Familiar faces -- including Woods -- rise to top at BMW
LEMONT, Ill. (AP) Three weeks into the four tournaments that make up the PGA Tour Playoffs, it's not hard to figure out who's playing the best golf, either from the playoff standings or the leaderboard at the BMW Championship.
Aaron Baddeley birdied three straight holes after a three-hour rain delay, then finished strong for a 6-under 65 on Friday to share the 36-hole lead at Cog Hill with Jonathan Byrd (69). Only a week ago, Baddeley was in the hunt at the Deutsche Bank Championship before he stalled at the end and finished fifth.
The group one shot behind includes Steve Stricker, who apparently isn't satisfied with his first victory in 6 1/2 years. Stricker won The Barclays in round one, contended over the final two rounds outside Boston and looked as good as ever outside Chicago, stringing together three straight birdies on his way a 66.
And then there's Tiger Woods.
It is difficult to ignore the world's No. 1 player for several reasons, not the least of which is that he has won three times at Cog Hill, already has won five times this year and tied for second in his playoff debut last week at Boston.
The only surprise was how Woods posted his second straight 67 in the BMW Championship.
He made birdie on all three of the par 5s, but two of them can be classified as a bit of a fluke. Another birdie came from the back of a bunker when a butterfly kept getting in his way, and his final birdie to close within one of the leaders came from out of the rough.
It was a strange day for Woods, but he had few complaints.
"I started out hitting it just great," Woods said. "I hit it up there within 10 or 12 feet on every hole starting out, and I made nothing. I felt so bad over my putts. All of a sudden, I lost my swing in the middle part of the round and I felt great over my putts. It's just one of those weird things about golf."
For all the talk about playoffs, there's still a trophy to be won at Cog Hill.
That has not been lost on anyone - not Woods, who only talks about Ws, and certainly not Baddeley or Byrd, both of whom have won already this year on the PGA Tour.
Baddeley and Byrd were at 9-under 133.
Baddeley won his trophy in Phoenix, and he's had a few chances since then. The most prominent opportunity was at Oakmont, when he went into the final round of the U.S. Open with a two-shot lead over Woods and shot 80 in the final round.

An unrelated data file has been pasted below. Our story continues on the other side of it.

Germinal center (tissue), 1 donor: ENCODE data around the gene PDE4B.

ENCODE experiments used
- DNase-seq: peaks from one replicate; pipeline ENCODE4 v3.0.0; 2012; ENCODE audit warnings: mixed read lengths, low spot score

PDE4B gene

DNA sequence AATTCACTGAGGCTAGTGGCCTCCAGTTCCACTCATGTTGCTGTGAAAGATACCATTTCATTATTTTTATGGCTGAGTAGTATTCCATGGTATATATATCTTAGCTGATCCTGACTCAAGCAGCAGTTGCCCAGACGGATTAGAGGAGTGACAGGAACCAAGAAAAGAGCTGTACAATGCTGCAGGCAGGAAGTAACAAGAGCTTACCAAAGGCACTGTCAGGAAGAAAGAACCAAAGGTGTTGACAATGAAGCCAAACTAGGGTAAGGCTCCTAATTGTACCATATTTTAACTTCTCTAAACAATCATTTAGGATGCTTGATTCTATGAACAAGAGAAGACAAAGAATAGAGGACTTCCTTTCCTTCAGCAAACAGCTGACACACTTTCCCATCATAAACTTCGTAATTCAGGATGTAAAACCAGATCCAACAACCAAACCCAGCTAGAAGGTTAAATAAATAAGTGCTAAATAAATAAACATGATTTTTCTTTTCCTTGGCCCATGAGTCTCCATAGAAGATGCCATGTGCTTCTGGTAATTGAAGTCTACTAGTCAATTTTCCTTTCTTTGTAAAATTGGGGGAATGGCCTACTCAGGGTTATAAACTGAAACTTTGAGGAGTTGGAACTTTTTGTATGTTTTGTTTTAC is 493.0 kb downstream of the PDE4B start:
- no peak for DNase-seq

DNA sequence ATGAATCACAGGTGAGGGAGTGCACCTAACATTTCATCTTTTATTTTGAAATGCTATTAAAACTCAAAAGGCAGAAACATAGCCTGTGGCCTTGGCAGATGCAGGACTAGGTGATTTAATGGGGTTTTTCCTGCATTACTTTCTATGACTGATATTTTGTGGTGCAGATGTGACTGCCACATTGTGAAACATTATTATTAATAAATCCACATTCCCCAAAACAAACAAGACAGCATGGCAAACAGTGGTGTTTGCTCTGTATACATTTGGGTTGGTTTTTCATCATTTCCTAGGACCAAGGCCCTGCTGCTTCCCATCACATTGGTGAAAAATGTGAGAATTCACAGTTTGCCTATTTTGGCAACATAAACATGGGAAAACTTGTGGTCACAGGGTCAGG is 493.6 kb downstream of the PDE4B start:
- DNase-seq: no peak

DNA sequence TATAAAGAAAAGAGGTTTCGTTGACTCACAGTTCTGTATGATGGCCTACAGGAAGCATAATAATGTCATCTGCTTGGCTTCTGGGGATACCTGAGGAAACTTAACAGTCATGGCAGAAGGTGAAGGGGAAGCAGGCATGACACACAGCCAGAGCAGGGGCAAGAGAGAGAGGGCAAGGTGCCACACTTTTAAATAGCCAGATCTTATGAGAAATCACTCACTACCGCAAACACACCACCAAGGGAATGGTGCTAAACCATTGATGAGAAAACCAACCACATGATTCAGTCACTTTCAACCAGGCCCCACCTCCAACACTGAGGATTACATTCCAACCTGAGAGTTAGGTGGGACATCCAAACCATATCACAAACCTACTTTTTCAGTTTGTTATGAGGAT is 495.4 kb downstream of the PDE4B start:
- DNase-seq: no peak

"You always like to go ahead and finish off the week with a win, but if you keep giving yourself opportunities, you're going to win your fair share of events," he said.
The Australian is a lock for the Tour Championship - the top 30 in the playoff standings advance to East Lake - and a victory in the BMW Championship would give him a chance to capture the $10 million prize for the FedEx Cup.
Byrd is a self-described bubble boy at No. 30, although he is cruising right along and thinking only about Cog Hill, not East Lake.
"I'm here to win this golf tournament," he said.
Byrd almost let that chance get away from him when he bogeyed the eighth hole, failed to birdie the easy par-4 10th and the par-5 11th, then dropped another shot on the 12th. He told himself to stay patient and finish strong, then he promptly duck-hooked his tee shot on the par-5 15th and had to scramble for par.
But he did remain calm, he picked up birdies on the next two holes and wound up atop the leaderboard.
"I was proud of myself," Byrd said. "I kept a good attitude and kept telling myself, 'I'm going to finish strong.' And I really didn't miss a shot coming in."
Woods missed plenty of them, particularly on the 600-yard ninth hole.
His drive went into the trees well right of the fairway. His second shot clipped a tree and sailed to the left rough on the cart path, behind more trees. Then he hooked an 8-iron from 171 yards in the rough, around the trees, to 15 feet for birdie.
"It's all about the angles," he said leaving the green, as if that was the strategy all along.
On the par-5 11th, Woods again went into the rough and his third shot to the green was woefully short, but anger turned to a sly smile when he drained a 40-foot birdie putt.
Stricker went toe-to-toe with Woods the last two rounds and matched him birdie-for-birdie, although his were far more conventional.
He walked off the green shaking his head at some of the birdies Woods was making, but his were impressive in their own right. He found the fairway and laid up on the ninth, then used the wind and spin on the soft greens to stick his wedge inside a foot. On the 11th, he again laid up short of the green and hit a wedge to 18 inches.
His only big error came on the fourth, when he misjudged the wind off the tee and went into the left rough blocked by trees. There was only one limb in his way, and Stricker figured he could go under it or over it.
"What are my odds of hitting that thing?" he said. "And sure enough, I hit it dead square and it fell straight down and into a worse lie. I hacked it up short of the green and didn't get it up-and-down."
But then came the strength of his game. Perhaps the most congenial guy in golf used to beat himself up over mistakes, but he is getting better at letting it go. And the fact he birdied five of the next seven holes was proof of that.